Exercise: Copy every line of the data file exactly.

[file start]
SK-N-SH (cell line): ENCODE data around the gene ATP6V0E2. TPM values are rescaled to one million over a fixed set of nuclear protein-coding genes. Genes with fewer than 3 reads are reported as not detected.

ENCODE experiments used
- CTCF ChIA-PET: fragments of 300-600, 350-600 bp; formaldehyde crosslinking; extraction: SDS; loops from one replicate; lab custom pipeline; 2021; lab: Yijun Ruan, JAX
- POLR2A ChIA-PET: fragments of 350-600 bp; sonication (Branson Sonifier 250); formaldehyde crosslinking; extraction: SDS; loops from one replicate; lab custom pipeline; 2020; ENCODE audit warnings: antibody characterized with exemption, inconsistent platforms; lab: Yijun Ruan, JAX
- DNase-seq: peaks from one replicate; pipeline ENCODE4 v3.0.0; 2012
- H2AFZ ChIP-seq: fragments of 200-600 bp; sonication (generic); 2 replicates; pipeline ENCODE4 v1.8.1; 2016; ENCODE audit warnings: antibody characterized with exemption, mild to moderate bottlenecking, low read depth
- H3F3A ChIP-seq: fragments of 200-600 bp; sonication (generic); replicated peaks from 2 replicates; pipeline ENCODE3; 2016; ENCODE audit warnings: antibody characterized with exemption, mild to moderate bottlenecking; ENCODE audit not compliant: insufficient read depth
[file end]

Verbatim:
SK-N-SH (cell line): ENCODE data around the gene ATP6V0E2. TPM values are rescaled to one million over a fixed set of nuclear protein-coding genes. Genes with fewer than 3 reads are reported as not detected.

ENCODE experiments used
- CTCF ChIA-PET: fragments of 300-600, 350-600 bp; formaldehyde crosslinking; extraction: SDS; loops from one replicate; lab custom pipeline; 2021; lab: Yijun Ruan, JAX
- POLR2A ChIA-PET: fragments of 350-600 bp; sonication (Branson Sonifier 250); formaldehyde crosslinking; extraction: SDS; loops from one replicate; lab custom pipeline; 2020; ENCODE audit warnings: antibody characterized with exemption, inconsistent platforms; lab: Yijun Ruan, JAX
- DNase-seq: peaks from one replicate; pipeline ENCODE4 v3.0.0; 2012
- H2AFZ ChIP-seq: fragments of 200-600 bp; sonication (generic); 2 replicates; pipeline ENCODE4 v1.8.1; 2016; ENCODE audit warnings: antibody characterized with exemption, mild to moderate bottlenecking, low read depth
- H3F3A ChIP-seq: fragments of 200-600 bp; sonication (generic); replicated peaks from 2 replicates; pipeline ENCODE3; 2016; ENCODE audit warnings: antibody characterized with exemption, mild to moderate bottlenecking; ENCODE audit not compliant: insufficient read depth